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Gardening
e-book:


 

Ministry of Agriculture Allotment & Garden Guide


 

Garden and Allotment Guide October 1945 page 2

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facsimile of page 2

October 1945

Page:
1 / 2 / 3 / 4 /

5 / 6 / 7 / 8

 

Ministry of Agriculture
Allotment & Garden Guides Index

January 1945

February 1945

March 1945

April 1945

May 1945

June 1945

July 1945

August 1945

September 1945

October 1945

November 1945

December 1945


The Allotment DVD
The delights of having an allotment. 15 programmes as seen on ITV. Suit new and established growers. Seasonal guide, top gardening tips, fascinating food facts and insights into what's really in those sheds! 

THE ALLOTMENT SERIES was first shown on ITV 1 West
 

Allotments UK and other related allotment links

 

       Don't make the mistake of piling masses of fallen leaves and autumnal garden waste on the heap that you may have started several months ago. Start a fresh heap, turning back to the March Guide for advice.   Turn over the old heap now, and any material that has not rotted completely should be placed on the inside of the new heap, the properly decomposed stuff going to the outside.  
   
 
    CLEAR THAT RUBBISH

   Clearing up the garden or allotment is a job that should not be put off. If decaying vegetable material, old sticks, cabbage stumps and other rubbish is left to rot in the garden, all kinds of pests and vermin will be encouraged. Keep up with the work of clearing the ground as soon as the crops are finished. Put all suitable material on the compost heap, while not forgetting the needs of any domestic livestock.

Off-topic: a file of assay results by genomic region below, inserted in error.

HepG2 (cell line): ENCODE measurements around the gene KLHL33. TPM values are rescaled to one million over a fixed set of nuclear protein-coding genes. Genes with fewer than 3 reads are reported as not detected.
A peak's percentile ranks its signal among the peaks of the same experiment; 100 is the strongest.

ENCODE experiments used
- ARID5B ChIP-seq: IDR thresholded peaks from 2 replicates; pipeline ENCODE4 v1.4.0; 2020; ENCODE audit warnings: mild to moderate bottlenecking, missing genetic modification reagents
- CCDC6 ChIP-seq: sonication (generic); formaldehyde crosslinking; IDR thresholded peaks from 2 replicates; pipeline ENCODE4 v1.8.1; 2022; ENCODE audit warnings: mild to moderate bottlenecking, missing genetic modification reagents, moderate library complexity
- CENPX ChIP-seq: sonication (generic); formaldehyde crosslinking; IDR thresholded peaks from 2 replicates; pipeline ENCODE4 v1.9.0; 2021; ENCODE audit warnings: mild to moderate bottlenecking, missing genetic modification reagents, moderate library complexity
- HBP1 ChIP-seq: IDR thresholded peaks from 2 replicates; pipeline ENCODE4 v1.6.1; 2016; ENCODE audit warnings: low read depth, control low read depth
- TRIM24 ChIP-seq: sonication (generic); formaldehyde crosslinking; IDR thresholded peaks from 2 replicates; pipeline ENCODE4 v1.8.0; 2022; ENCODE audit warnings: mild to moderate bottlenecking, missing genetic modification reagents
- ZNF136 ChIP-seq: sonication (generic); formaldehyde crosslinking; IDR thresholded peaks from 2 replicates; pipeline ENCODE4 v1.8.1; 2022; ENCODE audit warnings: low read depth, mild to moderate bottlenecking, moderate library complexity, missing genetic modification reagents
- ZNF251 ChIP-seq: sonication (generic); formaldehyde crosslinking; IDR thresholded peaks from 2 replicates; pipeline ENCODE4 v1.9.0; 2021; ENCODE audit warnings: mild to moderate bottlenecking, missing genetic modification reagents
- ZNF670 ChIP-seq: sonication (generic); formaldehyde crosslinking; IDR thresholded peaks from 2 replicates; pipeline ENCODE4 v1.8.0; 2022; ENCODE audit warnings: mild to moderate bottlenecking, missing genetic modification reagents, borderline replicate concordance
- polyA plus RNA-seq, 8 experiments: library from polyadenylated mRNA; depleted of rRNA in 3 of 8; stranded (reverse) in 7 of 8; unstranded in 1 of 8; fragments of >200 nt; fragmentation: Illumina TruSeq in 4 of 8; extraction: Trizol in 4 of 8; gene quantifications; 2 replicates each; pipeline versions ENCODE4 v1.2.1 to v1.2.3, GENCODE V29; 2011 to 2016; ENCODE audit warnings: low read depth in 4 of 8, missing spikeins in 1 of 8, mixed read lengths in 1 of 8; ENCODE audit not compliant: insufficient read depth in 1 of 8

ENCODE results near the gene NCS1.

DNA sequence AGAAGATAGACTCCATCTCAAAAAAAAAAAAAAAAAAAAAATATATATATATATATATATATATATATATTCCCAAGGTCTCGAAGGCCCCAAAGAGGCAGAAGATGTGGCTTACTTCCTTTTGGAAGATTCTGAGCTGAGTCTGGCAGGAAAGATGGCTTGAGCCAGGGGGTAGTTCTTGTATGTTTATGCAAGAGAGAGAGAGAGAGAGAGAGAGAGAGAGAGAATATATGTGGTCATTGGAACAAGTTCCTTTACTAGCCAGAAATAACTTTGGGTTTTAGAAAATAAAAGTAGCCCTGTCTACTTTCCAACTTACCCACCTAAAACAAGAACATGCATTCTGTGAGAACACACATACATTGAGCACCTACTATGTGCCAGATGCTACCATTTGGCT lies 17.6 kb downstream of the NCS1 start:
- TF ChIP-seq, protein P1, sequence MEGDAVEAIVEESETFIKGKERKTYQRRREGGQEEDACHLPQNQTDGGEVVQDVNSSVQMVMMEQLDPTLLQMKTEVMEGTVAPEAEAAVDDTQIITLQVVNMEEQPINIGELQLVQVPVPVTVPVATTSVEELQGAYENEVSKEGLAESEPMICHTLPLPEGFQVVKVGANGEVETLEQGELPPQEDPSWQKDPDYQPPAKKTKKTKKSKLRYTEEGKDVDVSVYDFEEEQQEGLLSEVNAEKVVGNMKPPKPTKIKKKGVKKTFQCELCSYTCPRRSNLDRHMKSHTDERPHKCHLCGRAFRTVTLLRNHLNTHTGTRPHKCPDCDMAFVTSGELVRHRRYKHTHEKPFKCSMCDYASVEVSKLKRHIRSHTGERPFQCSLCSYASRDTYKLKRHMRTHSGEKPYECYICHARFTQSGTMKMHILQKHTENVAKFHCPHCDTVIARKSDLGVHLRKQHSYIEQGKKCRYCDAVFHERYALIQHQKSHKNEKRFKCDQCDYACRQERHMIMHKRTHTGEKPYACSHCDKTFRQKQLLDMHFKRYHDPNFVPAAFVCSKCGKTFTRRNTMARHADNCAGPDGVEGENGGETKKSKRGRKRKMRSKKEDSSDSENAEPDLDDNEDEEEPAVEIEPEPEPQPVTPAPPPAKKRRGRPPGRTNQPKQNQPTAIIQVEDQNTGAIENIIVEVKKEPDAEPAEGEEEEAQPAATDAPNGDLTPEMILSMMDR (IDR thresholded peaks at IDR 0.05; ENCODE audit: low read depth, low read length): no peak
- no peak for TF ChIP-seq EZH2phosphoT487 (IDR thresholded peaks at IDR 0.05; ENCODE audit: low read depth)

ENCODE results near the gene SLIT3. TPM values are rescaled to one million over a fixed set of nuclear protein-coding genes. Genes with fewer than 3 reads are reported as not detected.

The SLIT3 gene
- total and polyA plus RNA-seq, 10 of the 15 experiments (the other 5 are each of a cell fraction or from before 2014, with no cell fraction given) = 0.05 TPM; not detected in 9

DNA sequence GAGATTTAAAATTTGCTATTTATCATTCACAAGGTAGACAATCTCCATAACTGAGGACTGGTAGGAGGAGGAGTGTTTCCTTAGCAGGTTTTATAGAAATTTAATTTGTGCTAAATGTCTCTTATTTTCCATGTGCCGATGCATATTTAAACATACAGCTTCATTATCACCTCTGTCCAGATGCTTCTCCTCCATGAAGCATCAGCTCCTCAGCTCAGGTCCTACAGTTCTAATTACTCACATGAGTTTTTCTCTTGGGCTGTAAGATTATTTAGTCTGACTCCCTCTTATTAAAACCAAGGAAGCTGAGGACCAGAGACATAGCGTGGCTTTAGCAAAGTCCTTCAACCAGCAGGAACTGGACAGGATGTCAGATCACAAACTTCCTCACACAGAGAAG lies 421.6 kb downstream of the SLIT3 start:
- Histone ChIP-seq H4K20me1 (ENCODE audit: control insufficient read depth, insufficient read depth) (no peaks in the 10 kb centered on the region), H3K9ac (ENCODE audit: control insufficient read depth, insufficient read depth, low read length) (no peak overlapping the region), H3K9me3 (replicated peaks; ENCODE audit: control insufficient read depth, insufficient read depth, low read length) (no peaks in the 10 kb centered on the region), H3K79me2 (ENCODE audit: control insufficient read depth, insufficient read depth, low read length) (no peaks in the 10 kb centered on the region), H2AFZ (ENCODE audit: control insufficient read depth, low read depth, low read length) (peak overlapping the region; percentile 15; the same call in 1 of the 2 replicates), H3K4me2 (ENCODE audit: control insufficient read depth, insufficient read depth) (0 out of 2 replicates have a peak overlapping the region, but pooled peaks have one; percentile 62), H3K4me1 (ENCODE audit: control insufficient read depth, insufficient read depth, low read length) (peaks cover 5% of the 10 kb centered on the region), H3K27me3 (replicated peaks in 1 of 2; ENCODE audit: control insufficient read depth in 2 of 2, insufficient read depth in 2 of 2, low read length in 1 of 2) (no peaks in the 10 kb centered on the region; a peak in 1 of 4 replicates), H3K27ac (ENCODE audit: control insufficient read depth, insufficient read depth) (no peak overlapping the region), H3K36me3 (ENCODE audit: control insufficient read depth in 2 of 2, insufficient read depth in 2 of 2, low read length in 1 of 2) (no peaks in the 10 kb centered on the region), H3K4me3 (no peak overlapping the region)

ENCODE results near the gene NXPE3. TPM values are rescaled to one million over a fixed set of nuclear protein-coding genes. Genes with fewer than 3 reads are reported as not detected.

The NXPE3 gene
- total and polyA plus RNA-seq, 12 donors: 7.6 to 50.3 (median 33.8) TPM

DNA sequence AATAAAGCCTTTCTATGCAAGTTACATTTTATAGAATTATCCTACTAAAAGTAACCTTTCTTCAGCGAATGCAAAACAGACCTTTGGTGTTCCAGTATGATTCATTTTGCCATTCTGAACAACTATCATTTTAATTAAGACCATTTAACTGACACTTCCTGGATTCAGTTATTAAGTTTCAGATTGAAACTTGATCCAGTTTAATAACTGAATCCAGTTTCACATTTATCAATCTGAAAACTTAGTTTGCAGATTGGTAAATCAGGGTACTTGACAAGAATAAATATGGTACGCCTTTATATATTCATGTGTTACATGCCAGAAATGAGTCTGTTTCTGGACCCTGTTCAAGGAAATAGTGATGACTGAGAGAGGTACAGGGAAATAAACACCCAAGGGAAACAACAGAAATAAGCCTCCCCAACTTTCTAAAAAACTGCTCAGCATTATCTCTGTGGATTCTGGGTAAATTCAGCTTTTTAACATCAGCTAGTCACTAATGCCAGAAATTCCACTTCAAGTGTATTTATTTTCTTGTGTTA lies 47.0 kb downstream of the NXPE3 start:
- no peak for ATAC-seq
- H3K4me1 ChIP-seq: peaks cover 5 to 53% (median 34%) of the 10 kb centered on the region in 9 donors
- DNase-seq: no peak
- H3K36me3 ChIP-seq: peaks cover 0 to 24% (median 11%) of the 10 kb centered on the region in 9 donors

Bean sticks can often be made to serve two seasons, if they are carefully stored and kept dry during the winter. Pea sticks of the brushwood type are seldom much use after one season and should be burned.

garden rubbish harbours pests
 

 
    THOSE BONFIRES

   Keep them to the smallest limits and burn only woody or diseased material, the underground parts of thistles, docks, couch grass and the like.

     Bonfire ash should not be left out for the rain and dew to dissolve and wash away the very soluble form of potash it contains. It can be incorporated in the garden soil immediately it is cold, or it may be bagged, stored in a dry place and used as a fertilizer when needed.  
    More about STORING  
    CARROTS

   The main carrot crop should now be ready for lifting. Treat the roots carefully, lifting with a fork and taking care not to damage roots or crown. Trim off the leaves near the crown, but do not cut the top part of the carrot, even if it is green. Some gardeners slash off the top half-inch, but that leads to trouble later on when the carrots are stored.

right and wrong way to prepare carrots for storage
  Any split, misshapen, forked roots, or those that show sings of damage by carrot fly or other pests, should be kept out for use in the next few weeks. The rest can be stored, either indoors, or, if you have more than you can conveniently store under cover, you could clamp them as your would potatoes (see September Guide).  
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